People need feedback in three distinct areas, even though all three could be considered "about themselves."
We need feedback on our behavior. Behavior is what a person says or does.
One person I worked with had developed the habit of saying, "That really ticks me off …" for just about anything. The verbal tic distracted others from what he had to say. We showed him video a meeting where he was present where he used that phrase three times within about ten minutes. Once he saw what he was doing, we could work on eliminating the behavior.
Another manager I worked was raised to show respect for authority by looking down. That worked fine at home, but in the office and meetings it made her seem weak. Once she became aware of the problem, she could move toward fixing it.
We also need feedback on our performance. Performance is the measurable result of our work.
I worked with a consultant who worked long hours and turned in excellent work product, but obviously wasn't considered a real performer who might make partner. It turned out that the problem was twofold. First, he often overproduced in one area, but did only minimally acceptable work in others. Second, he was doing nothing in the area of bringing in clients for the firm.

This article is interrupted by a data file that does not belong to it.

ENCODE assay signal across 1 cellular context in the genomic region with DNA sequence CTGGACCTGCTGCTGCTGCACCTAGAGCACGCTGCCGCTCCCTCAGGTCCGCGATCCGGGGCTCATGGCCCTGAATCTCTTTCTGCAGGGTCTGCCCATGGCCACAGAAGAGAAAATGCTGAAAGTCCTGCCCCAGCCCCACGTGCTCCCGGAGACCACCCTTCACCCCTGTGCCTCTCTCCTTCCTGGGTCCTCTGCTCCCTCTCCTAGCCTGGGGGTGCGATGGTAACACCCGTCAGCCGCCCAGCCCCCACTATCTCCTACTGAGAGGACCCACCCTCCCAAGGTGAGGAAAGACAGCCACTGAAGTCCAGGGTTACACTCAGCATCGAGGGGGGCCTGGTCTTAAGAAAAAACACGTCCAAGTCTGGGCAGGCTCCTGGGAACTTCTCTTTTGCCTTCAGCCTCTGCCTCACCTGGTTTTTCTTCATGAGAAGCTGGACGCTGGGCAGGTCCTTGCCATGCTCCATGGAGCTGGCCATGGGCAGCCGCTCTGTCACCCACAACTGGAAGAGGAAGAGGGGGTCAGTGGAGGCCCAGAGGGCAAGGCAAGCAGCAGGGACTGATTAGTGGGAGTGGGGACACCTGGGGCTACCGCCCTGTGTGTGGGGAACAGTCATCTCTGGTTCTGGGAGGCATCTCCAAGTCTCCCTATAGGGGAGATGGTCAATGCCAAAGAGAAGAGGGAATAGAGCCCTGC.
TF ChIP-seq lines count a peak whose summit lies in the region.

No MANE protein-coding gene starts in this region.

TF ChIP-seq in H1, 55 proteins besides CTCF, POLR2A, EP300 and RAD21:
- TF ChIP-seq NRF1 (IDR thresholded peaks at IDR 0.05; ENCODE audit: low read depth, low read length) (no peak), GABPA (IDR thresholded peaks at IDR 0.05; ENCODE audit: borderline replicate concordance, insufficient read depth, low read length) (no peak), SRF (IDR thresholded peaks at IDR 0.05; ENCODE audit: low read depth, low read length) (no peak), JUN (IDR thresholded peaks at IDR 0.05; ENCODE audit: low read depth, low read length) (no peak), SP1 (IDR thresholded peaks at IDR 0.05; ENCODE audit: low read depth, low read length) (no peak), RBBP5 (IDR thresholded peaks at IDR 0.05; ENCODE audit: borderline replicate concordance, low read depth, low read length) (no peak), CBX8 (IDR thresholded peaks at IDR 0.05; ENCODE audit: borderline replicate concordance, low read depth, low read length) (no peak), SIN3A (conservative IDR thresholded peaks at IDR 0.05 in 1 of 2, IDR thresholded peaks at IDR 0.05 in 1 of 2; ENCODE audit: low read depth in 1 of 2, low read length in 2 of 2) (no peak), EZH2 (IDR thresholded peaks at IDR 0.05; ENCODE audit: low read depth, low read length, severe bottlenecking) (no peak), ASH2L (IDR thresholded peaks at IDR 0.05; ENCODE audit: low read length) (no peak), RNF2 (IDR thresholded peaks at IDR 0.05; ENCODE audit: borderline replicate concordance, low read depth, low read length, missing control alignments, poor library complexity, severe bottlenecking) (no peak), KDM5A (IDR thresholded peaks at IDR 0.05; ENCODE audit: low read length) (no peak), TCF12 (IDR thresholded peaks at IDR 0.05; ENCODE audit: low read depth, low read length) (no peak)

Finally, we need feedback on our communication. We need to check and see if and how others understand our instructions and other communications.
Why do we need all of this? For two reasons.
Reason number one is that the most successful people are realistic about the present and themselves while remaining optimistic about the future they're working to shape. Feedback helps you maintain that important realism so that you can build on your strengths, make weaknesses irrelevant, and fix the problems that are fixable.
Reason number two is that it's human nature to have an unrealistic estimate of your own behavior and impact. Most people, for example, judge themselves by their intentions, while they judge others by their actions. For your life and career, though, most of the judging will be by others about your behavior and performance.